On the Value of the Humanities

Jonah Foong
7 min readApr 16, 2019


I had a conversation with a friend recently, who, as a political science student, was frustrated at the privileging of STEM fields over the rest.

An intractable proposition had been nestled in his head for a while, and in subsequent months I discovered that it had in mine too: How do we express the value of the humanities to its naysayers?

As a student of International Relations this was something that frustrated me to no end, particularly as I prepare to enter the working world with nothing but a knack for writing essays and “critical thinking” to show for it. Peers around me from finance, banking, economics, and STEM fields had no trouble landing the very jobs their study had prepared them for. Funnily enough, they were also landing the very jobs I thought my major had prepared me for. It felt like I was sailing in the open seas, using a rod to fish for tuna while everyone around me had wide nets to cast.

To my mind, being able to express empirically, and even place an elegant figure on the value of the humanities would grant staunch advocates like myself much needed teeth in our battle against detractors. And yet the numbers often reflect us in poor light. Recent graduate employment surveys point to the high earning power of STEM graduates, and in our numbers obsessed generation the mind-numbing precision of mathematical calculations are accorded greater legitimacy.

A couple weeks ago, the BBC published an article on this very issue titled “Why ‘worthless’ humanities degrees may set you up for life”. The author, a history graduate, argued that humanities degrees equip students with the soft skills and critical thinking that are necessary for managerial positions, firmly backed up by numbers and statistics. She also added that vocational degrees can be risky because students may develop a different interest later on, and thus a humanities education provides more flexibility. What followed next were impressive statistics on the high earning power of liberal arts students later in life.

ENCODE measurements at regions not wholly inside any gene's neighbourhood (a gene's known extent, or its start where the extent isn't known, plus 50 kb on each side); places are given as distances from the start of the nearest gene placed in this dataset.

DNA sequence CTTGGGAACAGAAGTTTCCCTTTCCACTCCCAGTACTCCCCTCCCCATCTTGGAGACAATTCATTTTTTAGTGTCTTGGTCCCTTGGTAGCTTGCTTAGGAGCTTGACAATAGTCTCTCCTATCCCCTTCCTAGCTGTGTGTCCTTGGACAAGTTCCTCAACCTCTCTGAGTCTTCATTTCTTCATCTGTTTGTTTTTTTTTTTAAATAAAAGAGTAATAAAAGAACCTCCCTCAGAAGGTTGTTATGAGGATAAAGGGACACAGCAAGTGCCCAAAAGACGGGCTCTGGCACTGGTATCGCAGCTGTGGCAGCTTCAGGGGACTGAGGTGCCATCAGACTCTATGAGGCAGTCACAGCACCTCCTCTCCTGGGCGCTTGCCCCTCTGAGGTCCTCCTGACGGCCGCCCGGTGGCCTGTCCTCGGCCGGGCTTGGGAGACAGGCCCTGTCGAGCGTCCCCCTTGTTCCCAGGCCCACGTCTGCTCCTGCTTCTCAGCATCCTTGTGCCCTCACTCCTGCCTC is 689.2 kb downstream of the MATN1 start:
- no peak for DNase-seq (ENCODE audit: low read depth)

In all, the article was well written and compellingly argued. It did not resolve the question by any means, but it provided students like myself a ready defence I could spring from my lips. Anyone who questioned my choice of study would now be met with a deluge of statistics ranging from LinkedIn’s “three most sought after job skills” to Glassdoor’s study on “the top 10 jobs in the UK”. Needless to say, I promptly shared the article on my Facebook as well.

To be sure, this isn’t the first attempt of its kind at defending the humanities. The subject has been addressed by publications like the Washington Post and The Guardian, and even books have been written on this. Politicians have weighed in on this too; it was only a few months ago that PM Lee himself highlighted that a society without an appreciation for the arts and culture would be a “soulless” one. And yet, humanities students the world over are not getting any reprieve from questions about career aspirations and something-something about school teachers. You get the drift.

I found myself wondering why this was the case, for it seemed like the only people who paid attention to these debates were humanities students themselves. Truth is, many of us take refuge in such passionate attempts at defending our choice of discipline, because it at least provides some justification for the thousands of dollars we spend on a degree that society deems “worthless”. Perhaps it is why I find myself writing this too, on the brink of graduation and without a job. There is solace I take in constantly repeating the same arguments to my friends and myself, just enough to drown out my own creeping doubts.